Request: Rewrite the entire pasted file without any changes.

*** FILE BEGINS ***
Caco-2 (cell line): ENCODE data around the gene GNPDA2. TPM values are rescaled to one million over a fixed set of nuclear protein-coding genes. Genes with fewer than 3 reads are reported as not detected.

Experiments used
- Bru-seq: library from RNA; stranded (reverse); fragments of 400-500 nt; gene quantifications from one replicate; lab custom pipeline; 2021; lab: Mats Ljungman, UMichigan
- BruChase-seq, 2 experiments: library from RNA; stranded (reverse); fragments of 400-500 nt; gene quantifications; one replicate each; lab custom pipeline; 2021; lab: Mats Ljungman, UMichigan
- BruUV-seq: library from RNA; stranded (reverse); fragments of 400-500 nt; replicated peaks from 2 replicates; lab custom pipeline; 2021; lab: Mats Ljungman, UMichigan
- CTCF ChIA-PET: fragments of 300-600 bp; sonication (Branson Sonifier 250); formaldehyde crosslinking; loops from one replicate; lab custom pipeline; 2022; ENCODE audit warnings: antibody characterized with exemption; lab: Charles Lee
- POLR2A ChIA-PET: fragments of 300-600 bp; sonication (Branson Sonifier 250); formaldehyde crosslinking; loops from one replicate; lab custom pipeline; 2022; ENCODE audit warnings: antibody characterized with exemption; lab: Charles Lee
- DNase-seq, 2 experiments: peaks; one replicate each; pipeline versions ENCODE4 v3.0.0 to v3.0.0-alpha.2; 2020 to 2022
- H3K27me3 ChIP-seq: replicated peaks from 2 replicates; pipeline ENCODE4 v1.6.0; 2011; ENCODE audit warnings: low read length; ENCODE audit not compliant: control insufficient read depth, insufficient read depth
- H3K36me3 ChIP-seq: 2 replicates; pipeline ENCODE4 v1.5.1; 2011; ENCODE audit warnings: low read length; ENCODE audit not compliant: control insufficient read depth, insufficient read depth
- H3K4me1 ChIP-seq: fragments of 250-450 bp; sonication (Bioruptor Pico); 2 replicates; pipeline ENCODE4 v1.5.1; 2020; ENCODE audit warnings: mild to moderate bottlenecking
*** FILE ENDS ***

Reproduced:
Caco-2 (cell line): ENCODE data around the gene GNPDA2. TPM values are rescaled to one million over a fixed set of nuclear protein-coding genes. Genes with fewer than 3 reads are reported as not detected.

Experiments used
- Bru-seq: library from RNA; stranded (reverse); fragments of 400-500 nt; gene quantifications from one replicate; lab custom pipeline; 2021; lab: Mats Ljungman, UMichigan
- BruChase-seq, 2 experiments: library from RNA; stranded (reverse); fragments of 400-500 nt; gene quantifications; one replicate each; lab custom pipeline; 2021; lab: Mats Ljungman, UMichigan
- BruUV-seq: library from RNA; stranded (reverse); fragments of 400-500 nt; replicated peaks from 2 replicates; lab custom pipeline; 2021; lab: Mats Ljungman, UMichigan
- CTCF ChIA-PET: fragments of 300-600 bp; sonication (Branson Sonifier 250); formaldehyde crosslinking; loops from one replicate; lab custom pipeline; 2022; ENCODE audit warnings: antibody characterized with exemption; lab: Charles Lee
- POLR2A ChIA-PET: fragments of 300-600 bp; sonication (Branson Sonifier 250); formaldehyde crosslinking; loops from one replicate; lab custom pipeline; 2022; ENCODE audit warnings: antibody characterized with exemption; lab: Charles Lee
- DNase-seq, 2 experiments: peaks; one replicate each; pipeline versions ENCODE4 v3.0.0 to v3.0.0-alpha.2; 2020 to 2022
- H3K27me3 ChIP-seq: replicated peaks from 2 replicates; pipeline ENCODE4 v1.6.0; 2011; ENCODE audit warnings: low read length; ENCODE audit not compliant: control insufficient read depth, insufficient read depth
- H3K36me3 ChIP-seq: 2 replicates; pipeline ENCODE4 v1.5.1; 2011; ENCODE audit warnings: low read length; ENCODE audit not compliant: control insufficient read depth, insufficient read depth
- H3K4me1 ChIP-seq: fragments of 250-450 bp; sonication (Bioruptor Pico); 2 replicates; pipeline ENCODE4 v1.5.1; 2020; ENCODE audit warnings: mild to moderate bottlenecking